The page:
If you don’t know about Internet Explorer 9 for PC by now, you must have spent the last few months on a tall mountain in Tibet meditating, so we are not going to recap the full version of Microsoft’s next browser in this post.
What we are going to do is lay out for you what is coming in the mobile version of IE9, something that Windows Phone 7 will receive this year. If you are a developer this is important news to you, but not for the reason you suspect.
So. Much. Tech.
Some of the biggest names in tech are coming to TNW Conference in Amsterdam this May.
No, WP7 market share is still small enough for you to ignore, but as it turns out, if you test your site on IE9 for PC, it should render the exact same on IE Mobile 9. Why is that? According to the IE team:
We’ve worked closely across the Windows Phone [team] over the last few months to deliver the same IE9 browsing engine—the same code, the same standards support, the same hardware acceleration, the same security and privacy protections—for Windows Phone as we’ve delivered on the desktop.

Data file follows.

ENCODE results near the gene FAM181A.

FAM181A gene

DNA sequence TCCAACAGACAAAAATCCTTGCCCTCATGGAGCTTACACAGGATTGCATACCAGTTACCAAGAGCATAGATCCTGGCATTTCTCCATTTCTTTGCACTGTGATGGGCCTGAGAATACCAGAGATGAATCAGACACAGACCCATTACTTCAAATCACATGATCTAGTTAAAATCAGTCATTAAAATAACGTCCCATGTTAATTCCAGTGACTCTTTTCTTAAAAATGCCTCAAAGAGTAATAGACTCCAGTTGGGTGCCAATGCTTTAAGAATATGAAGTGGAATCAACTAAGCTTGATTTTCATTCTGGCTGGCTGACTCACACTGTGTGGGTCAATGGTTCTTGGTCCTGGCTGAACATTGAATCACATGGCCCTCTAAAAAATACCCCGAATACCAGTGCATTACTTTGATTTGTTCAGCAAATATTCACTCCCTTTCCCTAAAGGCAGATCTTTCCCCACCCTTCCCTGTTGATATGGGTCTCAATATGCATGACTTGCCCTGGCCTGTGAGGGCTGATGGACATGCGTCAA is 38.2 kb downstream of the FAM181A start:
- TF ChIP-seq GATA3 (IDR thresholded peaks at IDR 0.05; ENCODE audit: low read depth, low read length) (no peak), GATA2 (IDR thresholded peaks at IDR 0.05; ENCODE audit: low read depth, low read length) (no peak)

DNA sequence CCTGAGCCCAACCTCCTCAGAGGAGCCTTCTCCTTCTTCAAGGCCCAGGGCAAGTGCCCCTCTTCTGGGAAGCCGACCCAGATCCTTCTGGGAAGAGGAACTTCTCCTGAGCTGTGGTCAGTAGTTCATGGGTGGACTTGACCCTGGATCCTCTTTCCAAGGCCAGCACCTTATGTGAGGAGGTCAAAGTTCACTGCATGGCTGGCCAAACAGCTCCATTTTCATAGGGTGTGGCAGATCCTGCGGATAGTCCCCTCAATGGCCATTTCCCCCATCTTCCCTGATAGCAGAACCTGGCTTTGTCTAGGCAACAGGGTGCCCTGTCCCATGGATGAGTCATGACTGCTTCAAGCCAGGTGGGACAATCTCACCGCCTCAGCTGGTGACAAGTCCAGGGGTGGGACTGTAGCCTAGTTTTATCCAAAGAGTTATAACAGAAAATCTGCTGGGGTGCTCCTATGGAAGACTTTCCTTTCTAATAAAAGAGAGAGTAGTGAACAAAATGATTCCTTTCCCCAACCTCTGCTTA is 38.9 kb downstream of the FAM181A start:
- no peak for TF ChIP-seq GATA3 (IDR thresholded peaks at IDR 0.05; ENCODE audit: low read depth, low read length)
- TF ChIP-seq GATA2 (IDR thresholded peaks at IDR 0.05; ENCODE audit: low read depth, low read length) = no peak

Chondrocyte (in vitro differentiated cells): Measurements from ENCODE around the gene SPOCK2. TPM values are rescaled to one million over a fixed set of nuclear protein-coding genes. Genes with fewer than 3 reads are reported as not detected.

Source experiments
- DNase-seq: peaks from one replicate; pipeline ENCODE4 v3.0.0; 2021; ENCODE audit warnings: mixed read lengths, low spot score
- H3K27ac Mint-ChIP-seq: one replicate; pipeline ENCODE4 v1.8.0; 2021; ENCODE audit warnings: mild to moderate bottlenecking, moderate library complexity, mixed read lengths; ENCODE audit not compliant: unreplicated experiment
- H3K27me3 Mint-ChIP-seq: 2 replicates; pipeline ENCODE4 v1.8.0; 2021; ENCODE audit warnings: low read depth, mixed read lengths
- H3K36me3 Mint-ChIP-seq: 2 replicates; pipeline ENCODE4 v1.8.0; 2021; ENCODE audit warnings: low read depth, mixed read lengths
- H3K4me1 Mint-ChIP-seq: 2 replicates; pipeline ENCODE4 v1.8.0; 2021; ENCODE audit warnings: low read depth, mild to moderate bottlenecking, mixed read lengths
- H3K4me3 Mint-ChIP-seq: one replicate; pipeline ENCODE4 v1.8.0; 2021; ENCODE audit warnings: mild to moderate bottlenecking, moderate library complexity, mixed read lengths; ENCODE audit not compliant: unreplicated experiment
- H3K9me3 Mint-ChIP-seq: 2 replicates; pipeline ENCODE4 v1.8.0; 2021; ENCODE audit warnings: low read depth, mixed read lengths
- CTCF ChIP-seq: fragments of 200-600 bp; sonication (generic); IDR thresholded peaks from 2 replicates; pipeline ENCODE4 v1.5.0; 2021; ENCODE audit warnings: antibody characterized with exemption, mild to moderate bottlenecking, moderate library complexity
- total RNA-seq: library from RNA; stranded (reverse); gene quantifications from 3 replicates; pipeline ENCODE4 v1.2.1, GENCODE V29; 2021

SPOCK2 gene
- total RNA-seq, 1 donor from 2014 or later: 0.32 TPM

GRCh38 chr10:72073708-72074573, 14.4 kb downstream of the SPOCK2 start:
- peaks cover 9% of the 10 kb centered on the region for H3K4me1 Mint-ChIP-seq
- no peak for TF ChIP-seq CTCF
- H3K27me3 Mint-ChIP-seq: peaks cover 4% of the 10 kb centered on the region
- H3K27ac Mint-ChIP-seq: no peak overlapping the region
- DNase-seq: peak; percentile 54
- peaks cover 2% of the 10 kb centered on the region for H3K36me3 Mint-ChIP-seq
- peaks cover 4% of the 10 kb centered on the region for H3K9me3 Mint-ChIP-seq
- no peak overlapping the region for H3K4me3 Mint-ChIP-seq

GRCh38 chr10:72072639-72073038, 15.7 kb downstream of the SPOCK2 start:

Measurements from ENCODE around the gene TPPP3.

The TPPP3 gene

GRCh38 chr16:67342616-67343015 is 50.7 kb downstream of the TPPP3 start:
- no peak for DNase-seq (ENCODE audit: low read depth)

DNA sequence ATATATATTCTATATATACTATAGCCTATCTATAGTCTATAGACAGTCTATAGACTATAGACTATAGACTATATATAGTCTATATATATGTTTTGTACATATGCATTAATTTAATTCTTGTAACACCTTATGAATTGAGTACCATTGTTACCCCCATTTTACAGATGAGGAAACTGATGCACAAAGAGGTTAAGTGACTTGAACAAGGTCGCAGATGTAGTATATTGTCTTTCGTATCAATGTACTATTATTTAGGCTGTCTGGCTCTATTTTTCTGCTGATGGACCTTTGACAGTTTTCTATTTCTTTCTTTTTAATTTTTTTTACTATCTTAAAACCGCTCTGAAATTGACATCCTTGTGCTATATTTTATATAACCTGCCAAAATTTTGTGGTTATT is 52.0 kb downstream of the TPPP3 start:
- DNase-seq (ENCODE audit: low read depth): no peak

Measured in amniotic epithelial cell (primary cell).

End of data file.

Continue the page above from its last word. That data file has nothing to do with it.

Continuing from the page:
The same blog post from the IE group goes on to say that “As a result, when you compare different browsers side by side using official W3C standards tests […] you can expect very similar results for IE9 on Windows Phone and the Windows desktop.”
If you’re a happy developer and you know it, clap your hands, as Microsoft will finally cease to be a thorn in your side. You have to remember that IE9 has had a singular strong goal since its inception: standards compliance. That mentality is completely bleeding over to its mobile version, as it shares nearly all of the same components.
Microsoft is very proud of what it has put together:
Today’s announcement [that IE9 is coming to WP7] is good news for developers and consumers. Quality, hardware-accelerated HTML5 on mobile devices will make the mobile Web significantly better. Developers will be able to use the same markup to deliver great interoperable HTML5 experiences on mobile—a for example H.264 video on Windows, iOS, and Android devices, and great CSS3, SVG, Canvas, ECMAScript 5, and WOFF support.
Consumers will be able to enjoy these great experiences with great hardware-accelerated performance as well as security and privacy, using Tracking Protection on their Windows Phones.
All in all, if you are at all impressed with the progress that Microsoft has managed between IE8 and IE9 for the PC, you are going to be even more delighted when your WP7 handset makes the leap from IE Mobile 7 to Mobile 9.
What browser feature do you wish that your phone had?